The National Endowment for the Arts
Since 1965, the most prominent source of government support for the arts has been from the National Endowment for the Arts. (Artists continue to benefit, of course, from copyright protection and tax deductions, and CETA funding continued through the early 1980s.)
The United States Congress stressed the importance of freedom of expression at NEA when the agency was established. In the Declaration of Purpose, Congress said that "it is necessary and appropriate for the Federal Government to help create and sustain . . . a climate encouraging freedom of thought, imagination, and inquiry."(5) Congress was concerned that NEA not become a cultural "czar." The U.S. Senate urged that
there be given the fullest attention to freedom of artistic . . . expression. One of the artist's . . . great values to society is the mirror of self-examination which they raise so that society can become aware of its shortcomings as well as its strengths. . . . The standard should be artistic . . . excellence.(6)The minority report by the House of Representatives expressed concern that direct Federal support of the arts "could lead to attempts at political control of culture." (7) The report quoted playwright Thornton Wilder that "government should not subsidize a national theater because the voters would then become critics with the power of censorship at the polls." (8)
Many people over the past thirty-two years have argued that NEA should be shut down although for very different reasons. Some believe that the NEA simply cannot be trusted with the taxpayers' money. Others argue that attempts to draw guidelines on acceptable programming unavoidably infringe on freedom of expression and the arts should thus be left to the private sector. (9)
Others believe that, with the fiscal problems in the nation, NEA is a luxury we can no longer afford.(10) This fiscal concern is not a new one, however. At the beginning of the Ronald Reagan administration in 1981, David Stockman, then-director of the Office of Management and Budget, proposed cutting the NEA budget by 50%. In the face of a firestorm of opposition, the actual cut passed was only 10%. (11) In the budget cuts of 1995, the NEA was cut by 40% and the annual budget is now slightly less than $100 million per year.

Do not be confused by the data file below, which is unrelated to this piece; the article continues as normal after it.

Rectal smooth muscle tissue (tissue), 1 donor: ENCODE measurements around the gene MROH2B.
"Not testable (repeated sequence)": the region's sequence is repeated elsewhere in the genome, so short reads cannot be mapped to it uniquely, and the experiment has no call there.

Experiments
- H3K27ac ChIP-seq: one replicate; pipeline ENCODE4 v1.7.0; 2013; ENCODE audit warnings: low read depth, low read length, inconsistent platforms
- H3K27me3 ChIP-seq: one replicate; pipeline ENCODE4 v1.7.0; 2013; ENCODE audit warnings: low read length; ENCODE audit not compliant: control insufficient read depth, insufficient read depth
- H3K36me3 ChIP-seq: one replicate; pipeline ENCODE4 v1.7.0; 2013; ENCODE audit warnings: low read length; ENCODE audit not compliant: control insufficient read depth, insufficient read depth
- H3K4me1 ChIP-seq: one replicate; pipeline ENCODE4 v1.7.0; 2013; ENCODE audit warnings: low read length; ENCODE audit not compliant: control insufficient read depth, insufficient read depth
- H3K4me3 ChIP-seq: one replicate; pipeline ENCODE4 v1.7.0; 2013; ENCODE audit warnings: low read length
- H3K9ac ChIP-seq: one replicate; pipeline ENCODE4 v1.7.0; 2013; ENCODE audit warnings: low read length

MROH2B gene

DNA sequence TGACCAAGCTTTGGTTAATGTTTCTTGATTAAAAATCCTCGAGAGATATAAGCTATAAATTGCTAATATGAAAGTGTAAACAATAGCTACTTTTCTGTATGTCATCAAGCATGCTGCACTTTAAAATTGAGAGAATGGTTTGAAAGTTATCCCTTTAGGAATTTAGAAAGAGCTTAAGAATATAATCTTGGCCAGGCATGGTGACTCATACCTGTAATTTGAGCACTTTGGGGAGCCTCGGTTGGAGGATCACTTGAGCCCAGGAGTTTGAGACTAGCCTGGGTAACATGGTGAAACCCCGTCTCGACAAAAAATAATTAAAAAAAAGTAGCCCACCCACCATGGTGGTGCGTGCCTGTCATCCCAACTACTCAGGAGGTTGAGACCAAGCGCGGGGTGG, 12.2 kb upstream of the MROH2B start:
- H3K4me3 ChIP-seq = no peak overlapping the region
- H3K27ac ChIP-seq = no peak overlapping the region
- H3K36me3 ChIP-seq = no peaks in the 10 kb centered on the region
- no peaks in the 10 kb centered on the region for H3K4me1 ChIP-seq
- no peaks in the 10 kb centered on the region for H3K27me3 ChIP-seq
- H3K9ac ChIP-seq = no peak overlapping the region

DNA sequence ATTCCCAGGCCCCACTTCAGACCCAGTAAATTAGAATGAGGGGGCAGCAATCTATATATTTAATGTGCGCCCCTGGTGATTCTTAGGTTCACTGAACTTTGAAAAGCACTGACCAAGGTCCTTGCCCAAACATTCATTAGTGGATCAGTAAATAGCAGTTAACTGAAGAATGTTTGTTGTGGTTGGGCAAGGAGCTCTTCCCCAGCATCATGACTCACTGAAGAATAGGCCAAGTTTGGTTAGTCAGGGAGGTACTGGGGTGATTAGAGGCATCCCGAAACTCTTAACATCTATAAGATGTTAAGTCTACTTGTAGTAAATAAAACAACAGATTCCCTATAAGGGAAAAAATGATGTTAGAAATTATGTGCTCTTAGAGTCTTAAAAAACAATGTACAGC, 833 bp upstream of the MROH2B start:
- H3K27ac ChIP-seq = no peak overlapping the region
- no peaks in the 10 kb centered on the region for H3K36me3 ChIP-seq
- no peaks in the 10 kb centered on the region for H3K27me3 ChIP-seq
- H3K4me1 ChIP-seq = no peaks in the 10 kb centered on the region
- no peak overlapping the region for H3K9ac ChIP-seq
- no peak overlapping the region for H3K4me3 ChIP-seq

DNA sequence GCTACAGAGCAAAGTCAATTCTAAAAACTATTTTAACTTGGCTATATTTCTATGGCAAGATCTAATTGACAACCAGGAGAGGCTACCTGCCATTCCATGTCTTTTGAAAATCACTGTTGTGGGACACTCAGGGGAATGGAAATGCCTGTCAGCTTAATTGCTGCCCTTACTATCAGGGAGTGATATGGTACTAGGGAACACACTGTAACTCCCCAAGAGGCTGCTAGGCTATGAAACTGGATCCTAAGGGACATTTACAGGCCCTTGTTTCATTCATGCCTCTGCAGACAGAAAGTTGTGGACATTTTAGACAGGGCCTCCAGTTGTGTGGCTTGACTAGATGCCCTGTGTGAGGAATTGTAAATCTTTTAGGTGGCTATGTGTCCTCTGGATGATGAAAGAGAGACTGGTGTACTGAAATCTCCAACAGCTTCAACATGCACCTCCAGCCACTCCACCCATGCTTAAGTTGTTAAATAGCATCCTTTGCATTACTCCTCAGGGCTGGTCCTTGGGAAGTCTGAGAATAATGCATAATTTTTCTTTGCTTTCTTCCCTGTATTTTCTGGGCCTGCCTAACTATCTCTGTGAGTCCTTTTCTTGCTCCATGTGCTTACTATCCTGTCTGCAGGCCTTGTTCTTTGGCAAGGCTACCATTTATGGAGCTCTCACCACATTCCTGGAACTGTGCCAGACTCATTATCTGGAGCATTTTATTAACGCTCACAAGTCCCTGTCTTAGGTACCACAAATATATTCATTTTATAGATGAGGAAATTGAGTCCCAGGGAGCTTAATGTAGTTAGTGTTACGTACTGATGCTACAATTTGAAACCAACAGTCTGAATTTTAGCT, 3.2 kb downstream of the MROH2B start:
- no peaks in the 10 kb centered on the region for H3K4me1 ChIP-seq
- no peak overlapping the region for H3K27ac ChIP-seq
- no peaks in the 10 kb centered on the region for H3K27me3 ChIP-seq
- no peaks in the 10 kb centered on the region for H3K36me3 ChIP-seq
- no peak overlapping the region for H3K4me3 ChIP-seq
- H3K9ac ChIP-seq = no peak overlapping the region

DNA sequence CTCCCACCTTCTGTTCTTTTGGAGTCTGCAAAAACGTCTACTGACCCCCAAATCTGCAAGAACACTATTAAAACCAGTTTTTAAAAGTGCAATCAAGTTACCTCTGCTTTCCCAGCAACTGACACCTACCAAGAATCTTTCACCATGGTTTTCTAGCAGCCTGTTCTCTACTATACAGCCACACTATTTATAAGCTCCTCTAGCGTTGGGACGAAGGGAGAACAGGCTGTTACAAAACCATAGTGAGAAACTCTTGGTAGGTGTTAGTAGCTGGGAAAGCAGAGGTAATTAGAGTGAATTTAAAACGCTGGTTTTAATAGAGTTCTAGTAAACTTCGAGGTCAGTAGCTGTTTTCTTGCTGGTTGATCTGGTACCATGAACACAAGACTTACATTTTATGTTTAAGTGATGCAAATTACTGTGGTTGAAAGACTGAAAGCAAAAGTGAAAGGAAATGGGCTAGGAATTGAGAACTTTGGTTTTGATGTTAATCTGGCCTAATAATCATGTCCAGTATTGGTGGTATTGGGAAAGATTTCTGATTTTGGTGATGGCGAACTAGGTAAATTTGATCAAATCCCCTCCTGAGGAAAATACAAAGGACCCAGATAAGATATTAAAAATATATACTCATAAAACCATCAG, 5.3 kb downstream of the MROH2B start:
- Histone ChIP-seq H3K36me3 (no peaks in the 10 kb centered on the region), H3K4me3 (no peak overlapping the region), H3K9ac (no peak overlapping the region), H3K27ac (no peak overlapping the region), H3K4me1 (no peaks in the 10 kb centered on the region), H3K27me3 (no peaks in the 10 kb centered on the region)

NEA supporters have pointed out that the agency's annual budget is equivalent to approximately five inches of a B-1 bomber. NEA critics argue that any government spending that is unjustified should be abolished as a matter of principle, regardless of the actual dollar size. Is the miniscule size of the NEA budget (relative to the overall Federal government budget) relevant in this debate? Why or why not?
Since the establishment of the NEA, Congress has required a range of administrative safeguards against an entrenched Federal bureaucracy dictating cultural policy for the nation. These safeguards in the decision-making process include the extensive involvement of persons outside government. Congress required the establishment of a National Council on the Arts to review proposals and make recommendations to the Chairperson before grants could be made. 20 U.S.C. 955 (f) The Council consists of 26 members appointed by the President, confirmed by the Senate. They are private citizens, not government employees, with "broad knowledge of, or expertise in, or . . . profound interest in, the arts and . . . established records of distinguished service, or achieved eminence, in the arts." 20 U.S.C. 955 (b)